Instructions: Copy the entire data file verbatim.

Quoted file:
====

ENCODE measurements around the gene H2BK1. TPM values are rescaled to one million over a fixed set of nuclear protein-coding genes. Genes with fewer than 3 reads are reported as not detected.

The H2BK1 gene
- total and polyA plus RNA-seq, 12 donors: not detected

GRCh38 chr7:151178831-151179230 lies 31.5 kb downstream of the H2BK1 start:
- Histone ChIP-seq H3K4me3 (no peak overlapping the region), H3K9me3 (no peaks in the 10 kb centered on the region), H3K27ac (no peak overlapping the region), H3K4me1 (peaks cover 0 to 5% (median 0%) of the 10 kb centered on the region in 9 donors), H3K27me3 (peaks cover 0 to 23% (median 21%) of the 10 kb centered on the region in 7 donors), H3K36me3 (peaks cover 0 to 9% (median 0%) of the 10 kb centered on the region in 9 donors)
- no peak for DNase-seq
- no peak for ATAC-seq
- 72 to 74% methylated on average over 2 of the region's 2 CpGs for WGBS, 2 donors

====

ENCODE measurements around the gene H2BK1. TPM values are rescaled to one million over a fixed set of nuclear protein-coding genes. Genes with fewer than 3 reads are reported as not detected.

The H2BK1 gene
- total and polyA plus RNA-seq, 12 donors: not detected

GRCh38 chr7:151178831-151179230 lies 31.5 kb downstream of the H2BK1 start:
- Histone ChIP-seq H3K4me3 (no peak overlapping the region), H3K9me3 (no peaks in the 10 kb centered on the region), H3K27ac (no peak overlapping the region), H3K4me1 (peaks cover 0 to 5% (median 0%) of the 10 kb centered on the region in 9 donors), H3K27me3 (peaks cover 0 to 23% (median 21%) of the 10 kb centered on the region in 7 donors), H3K36me3 (peaks cover 0 to 9% (median 0%) of the 10 kb centered on the region in 9 donors)
- no peak for DNase-seq
- no peak for ATAC-seq
- 72 to 74% methylated on average over 2 of the region's 2 CpGs for WGBS, 2 donors